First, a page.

- Our Sites
- The News-Gazette
- NewsTalk 1400 WDWS-AM
- Lite Rock 97.5 WHMS
- 107.9 WKIO
- Community News
The actors and crew of Kiss the Cook Productions are pretty good at pretending to slit each other's throats. Having made four horror films, they've had plenty of practice.
"The more blood you use, the more real it looks," said director Steve Pratten, noting that they either buy fake blood by the gallon from Dallas and Company or make their own out of corn syrup, red food coloring and chocolate syrup.
"And it smells delicious," added Holly Jellen. She plays a potential murder victim in Kiss the Cook's newest film, "The Mahomet Journal," premiering at Champaign's Art Theater on Tuesday, June 26.
Pratten and fellow director Hayden Waugh, as well as most of the cast, are recent Mahomet-Seymour High School graduates.
Their most valuable prop is a dulled butcher knife. Before each murder, they hot-glue a small sponge to the back of the blade and then soak it with fake blood squirted from a ketchup bottle. As it presses against the victim's neck, the blood seeps out.
"The key thing to do is practice and make sure the sponge hits the neck in the right place," said Cody Brennan, who plays a demented killer in the film. "It's pretty much 'practice makes perfect.'"
The film's budget was $450. That doesn't include some incidentals that the crew hopes to reuse on future movies, such a new microphone and (of course) buckets of fake blood.
"The Mahomet Journal" is more complex than Kiss the Cook's three earlier films, Pratten said. It's a horror movie/mystery with a healthy dose of comedy. The crew knows that their production values aren't the equal of a big-budget Hollywood film, so "we use our inexperience for the best," he added—mixing shock with a dose of camp.
The plot centers around a group of young delinquents ordered to do community service at the local newspaper, The Mahomet Journal. But things start getting bloody when the editor is stabbed to death, and the kids must find the culprit in order to prove their innocence and save their own lives.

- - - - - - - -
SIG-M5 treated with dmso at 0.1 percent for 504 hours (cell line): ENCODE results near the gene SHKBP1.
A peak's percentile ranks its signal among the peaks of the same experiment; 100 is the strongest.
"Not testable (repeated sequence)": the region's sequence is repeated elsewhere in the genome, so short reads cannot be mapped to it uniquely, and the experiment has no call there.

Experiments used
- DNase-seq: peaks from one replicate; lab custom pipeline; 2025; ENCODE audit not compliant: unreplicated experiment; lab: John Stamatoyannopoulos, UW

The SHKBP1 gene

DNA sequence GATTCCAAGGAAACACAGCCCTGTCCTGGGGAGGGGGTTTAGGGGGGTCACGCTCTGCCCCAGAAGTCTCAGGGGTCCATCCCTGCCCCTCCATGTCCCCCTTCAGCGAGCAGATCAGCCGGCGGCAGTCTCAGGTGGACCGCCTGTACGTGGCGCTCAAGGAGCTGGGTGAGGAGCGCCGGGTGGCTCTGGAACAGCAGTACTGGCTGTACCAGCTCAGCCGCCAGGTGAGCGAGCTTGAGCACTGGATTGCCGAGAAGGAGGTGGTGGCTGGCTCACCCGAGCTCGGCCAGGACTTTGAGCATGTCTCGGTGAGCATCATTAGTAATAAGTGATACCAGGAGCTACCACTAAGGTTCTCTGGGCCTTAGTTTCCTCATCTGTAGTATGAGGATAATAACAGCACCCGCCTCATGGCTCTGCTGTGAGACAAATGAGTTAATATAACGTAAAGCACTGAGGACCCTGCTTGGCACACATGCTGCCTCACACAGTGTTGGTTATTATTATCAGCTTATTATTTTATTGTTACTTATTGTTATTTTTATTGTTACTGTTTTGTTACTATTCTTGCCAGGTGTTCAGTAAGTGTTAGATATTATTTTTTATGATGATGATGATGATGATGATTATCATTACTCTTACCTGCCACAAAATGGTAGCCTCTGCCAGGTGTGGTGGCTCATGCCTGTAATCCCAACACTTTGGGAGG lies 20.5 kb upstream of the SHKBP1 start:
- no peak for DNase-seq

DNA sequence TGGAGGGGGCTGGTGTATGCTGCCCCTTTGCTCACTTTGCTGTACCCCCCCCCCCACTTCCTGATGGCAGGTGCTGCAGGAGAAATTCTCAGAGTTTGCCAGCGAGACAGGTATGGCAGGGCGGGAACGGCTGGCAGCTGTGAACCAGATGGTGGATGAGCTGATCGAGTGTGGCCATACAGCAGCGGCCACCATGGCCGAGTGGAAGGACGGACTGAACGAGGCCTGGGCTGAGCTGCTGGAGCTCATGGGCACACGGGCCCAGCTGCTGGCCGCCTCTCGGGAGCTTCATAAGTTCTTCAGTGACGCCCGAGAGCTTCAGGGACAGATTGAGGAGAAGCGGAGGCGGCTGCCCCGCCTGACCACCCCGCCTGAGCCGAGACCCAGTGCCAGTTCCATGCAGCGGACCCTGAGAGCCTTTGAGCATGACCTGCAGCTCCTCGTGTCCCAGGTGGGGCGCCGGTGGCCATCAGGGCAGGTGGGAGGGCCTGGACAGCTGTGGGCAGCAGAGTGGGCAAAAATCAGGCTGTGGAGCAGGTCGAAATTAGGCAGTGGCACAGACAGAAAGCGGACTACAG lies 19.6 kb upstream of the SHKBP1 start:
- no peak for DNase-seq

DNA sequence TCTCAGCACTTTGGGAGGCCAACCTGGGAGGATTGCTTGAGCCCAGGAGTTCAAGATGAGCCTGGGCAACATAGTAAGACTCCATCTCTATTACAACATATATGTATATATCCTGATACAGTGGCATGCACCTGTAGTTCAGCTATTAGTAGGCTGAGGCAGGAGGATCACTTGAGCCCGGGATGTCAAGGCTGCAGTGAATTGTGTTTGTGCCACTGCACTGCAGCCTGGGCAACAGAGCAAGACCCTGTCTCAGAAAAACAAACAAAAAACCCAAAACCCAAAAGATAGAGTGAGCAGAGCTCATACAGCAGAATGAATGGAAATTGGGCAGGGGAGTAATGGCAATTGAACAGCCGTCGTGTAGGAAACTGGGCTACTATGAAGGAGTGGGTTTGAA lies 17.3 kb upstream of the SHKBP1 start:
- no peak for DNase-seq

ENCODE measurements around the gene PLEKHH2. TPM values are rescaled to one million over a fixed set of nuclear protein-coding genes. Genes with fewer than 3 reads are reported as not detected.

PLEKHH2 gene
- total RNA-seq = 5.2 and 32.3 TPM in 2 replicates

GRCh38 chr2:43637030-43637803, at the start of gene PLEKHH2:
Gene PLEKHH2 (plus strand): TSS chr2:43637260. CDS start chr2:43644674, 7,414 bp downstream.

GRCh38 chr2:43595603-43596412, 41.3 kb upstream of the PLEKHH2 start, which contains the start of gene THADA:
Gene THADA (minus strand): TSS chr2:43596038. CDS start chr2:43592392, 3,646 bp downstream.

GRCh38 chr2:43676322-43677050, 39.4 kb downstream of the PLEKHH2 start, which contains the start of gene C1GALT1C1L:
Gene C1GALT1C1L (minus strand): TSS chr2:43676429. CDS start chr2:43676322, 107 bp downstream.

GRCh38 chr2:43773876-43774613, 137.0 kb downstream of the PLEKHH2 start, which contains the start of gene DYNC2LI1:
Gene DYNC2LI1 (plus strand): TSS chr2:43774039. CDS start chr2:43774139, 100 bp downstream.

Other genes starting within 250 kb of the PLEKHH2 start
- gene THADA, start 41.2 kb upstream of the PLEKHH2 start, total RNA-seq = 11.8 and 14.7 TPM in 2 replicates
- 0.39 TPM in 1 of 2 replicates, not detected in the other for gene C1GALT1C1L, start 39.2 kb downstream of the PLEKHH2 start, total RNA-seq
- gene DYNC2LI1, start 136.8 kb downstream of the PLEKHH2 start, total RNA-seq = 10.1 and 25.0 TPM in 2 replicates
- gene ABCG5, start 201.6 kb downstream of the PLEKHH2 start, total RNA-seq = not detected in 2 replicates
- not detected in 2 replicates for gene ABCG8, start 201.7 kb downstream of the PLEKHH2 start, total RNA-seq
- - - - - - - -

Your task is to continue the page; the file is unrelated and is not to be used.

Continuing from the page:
This is Brennan's second time playing a psychopath in a Kiss the Cook production. "It's basically all blank expressions and big eyes, and making sure you hold the knife so it looks menacing," he said.
Jellen has appeared in all of Kiss the Cook's films to date—and like any good horror film heroine, she's good at going into hysterics on cue. During filming, "I screamed myself hoarse every night," she said.
The setting of the film will look very familiar to Mahomet residents. Most of the film takes place at the Mahomet Community Center on Main Street (which doubles as the offices of the Mahomet Journal) but scenes were filmed all across the village and beyond. "We wanted it to be a product of Mahomet," Pratten said.
Kiss the Cook—named in honor of a prop apron from their first movie—has been making films since 2008, which was Pratten's freshman year of high school. Their first foray into the horror genre was "Spawn of Andre," which had its premiere at Mahomet's Community Center.
"We decided, on the spot, to make our own cheap movie," Pratten said—and their efforts garnered them more attention than they'd expected. In 2009 they produced "Election Day," which they followed up with "The Better Friend" in 2011.
They've been working on "The Mahomet Journal" since February 2011.
The movie was shot using a handheld videorecorder. A boom microphone and a "light on a stick" round out Kiss the Cook's supply of equipment. Former classmate John Lecouris created the soundtrack, and a few parents stepped in to play adult roles where needed.
Only Pratten and Waugh have seen the finished film so far, and they're anxious to see how it plays on the big screen—and to see their movie listed on the marquee outside the Art Theater. "I've never seen one of my movies on a screen that big," Pratten said.
Following the screening at 7 p.m., moviegoers can purchase DVDs of the film for $5. DVD sales help Kiss the Cook fund future projects. The directors said that the movie was probably appropriate for those aged 13 and up, but Waugh added that he thinks younger kids "will know it's not real."
Although most of the cast and crew are now in college—Brennan and Jellen are studying computer science and pre-med, respectively, at Parkland, while Pratten studies film at the University of Illinois—they hope to keep Kiss the Cook alive. Pratten said that they've discussed focusing on shorter films and even branching out from the horror genre.
Classes and work schedules meant that filming of "The Mahomet Journal" inched along slowly, but the finished product is worth all the hard work, the crew said. "We want to keep going, no matter how slow the pace is," Pratten said.
The official website for the film can be found at www.mahometjournal.com.